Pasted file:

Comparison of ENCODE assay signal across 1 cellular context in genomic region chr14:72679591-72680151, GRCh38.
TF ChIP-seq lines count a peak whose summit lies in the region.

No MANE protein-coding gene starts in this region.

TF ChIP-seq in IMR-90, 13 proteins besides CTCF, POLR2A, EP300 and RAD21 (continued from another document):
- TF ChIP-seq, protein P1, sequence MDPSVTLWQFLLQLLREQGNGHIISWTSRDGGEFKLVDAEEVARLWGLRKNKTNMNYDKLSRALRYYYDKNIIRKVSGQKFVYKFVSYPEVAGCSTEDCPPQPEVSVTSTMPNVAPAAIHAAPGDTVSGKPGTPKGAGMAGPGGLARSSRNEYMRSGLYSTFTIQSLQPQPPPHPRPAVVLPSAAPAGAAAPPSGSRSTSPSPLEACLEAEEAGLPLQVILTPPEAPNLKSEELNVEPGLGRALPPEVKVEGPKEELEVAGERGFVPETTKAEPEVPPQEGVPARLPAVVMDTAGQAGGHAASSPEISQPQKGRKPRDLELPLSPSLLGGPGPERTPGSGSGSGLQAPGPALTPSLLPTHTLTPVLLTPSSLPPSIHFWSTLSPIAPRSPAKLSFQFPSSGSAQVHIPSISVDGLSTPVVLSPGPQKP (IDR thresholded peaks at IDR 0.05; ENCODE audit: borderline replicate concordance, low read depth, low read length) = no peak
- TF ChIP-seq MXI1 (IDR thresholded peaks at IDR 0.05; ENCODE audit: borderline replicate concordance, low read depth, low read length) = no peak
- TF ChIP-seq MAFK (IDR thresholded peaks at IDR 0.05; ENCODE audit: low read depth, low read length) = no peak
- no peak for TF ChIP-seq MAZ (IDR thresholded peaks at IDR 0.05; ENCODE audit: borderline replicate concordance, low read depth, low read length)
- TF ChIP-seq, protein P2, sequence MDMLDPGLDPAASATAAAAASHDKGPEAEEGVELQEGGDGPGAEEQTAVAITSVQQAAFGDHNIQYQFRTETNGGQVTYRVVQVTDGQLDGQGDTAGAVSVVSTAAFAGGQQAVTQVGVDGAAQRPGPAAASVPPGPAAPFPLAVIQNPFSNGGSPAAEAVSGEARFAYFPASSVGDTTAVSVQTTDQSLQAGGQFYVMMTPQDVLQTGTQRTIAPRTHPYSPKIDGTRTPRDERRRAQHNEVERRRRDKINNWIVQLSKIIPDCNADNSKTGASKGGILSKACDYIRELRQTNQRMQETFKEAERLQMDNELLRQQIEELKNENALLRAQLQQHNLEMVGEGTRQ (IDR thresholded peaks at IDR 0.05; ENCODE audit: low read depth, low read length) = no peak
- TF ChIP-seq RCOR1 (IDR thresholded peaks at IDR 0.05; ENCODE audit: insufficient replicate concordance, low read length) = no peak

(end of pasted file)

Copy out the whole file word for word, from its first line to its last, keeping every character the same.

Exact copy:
Comparison of ENCODE assay signal across 1 cellular context in genomic region chr14:72679591-72680151, GRCh38.
TF ChIP-seq lines count a peak whose summit lies in the region.

No MANE protein-coding gene starts in this region.

TF ChIP-seq in IMR-90, 13 proteins besides CTCF, POLR2A, EP300 and RAD21 (continued from another document):
- TF ChIP-seq, protein P1, sequence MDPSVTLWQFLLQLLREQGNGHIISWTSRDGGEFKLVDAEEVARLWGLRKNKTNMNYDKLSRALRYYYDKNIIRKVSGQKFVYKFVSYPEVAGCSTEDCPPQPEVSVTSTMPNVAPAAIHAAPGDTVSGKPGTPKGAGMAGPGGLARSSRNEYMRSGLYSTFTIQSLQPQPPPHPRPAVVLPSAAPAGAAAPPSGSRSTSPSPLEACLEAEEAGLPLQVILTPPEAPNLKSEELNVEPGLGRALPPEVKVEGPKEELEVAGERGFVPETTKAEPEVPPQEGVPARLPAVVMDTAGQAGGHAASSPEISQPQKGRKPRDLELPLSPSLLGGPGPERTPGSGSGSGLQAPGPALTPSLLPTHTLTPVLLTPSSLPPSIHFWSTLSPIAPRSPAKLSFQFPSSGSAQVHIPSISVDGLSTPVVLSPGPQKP (IDR thresholded peaks at IDR 0.05; ENCODE audit: borderline replicate concordance, low read depth, low read length) = no peak
- TF ChIP-seq MXI1 (IDR thresholded peaks at IDR 0.05; ENCODE audit: borderline replicate concordance, low read depth, low read length) = no peak
- TF ChIP-seq MAFK (IDR thresholded peaks at IDR 0.05; ENCODE audit: low read depth, low read length) = no peak
- no peak for TF ChIP-seq MAZ (IDR thresholded peaks at IDR 0.05; ENCODE audit: borderline replicate concordance, low read depth, low read length)
- TF ChIP-seq, protein P2, sequence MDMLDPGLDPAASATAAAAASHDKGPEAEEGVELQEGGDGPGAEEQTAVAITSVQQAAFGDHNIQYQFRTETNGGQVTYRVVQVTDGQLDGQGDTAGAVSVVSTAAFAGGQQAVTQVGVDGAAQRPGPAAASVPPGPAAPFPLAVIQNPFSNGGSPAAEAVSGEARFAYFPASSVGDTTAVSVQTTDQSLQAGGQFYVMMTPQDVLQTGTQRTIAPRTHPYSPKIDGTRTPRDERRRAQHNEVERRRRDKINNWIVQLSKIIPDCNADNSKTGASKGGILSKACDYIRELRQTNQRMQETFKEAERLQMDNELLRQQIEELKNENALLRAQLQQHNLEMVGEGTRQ (IDR thresholded peaks at IDR 0.05; ENCODE audit: low read depth, low read length) = no peak
- TF ChIP-seq RCOR1 (IDR thresholded peaks at IDR 0.05; ENCODE audit: insufficient replicate concordance, low read length) = no peak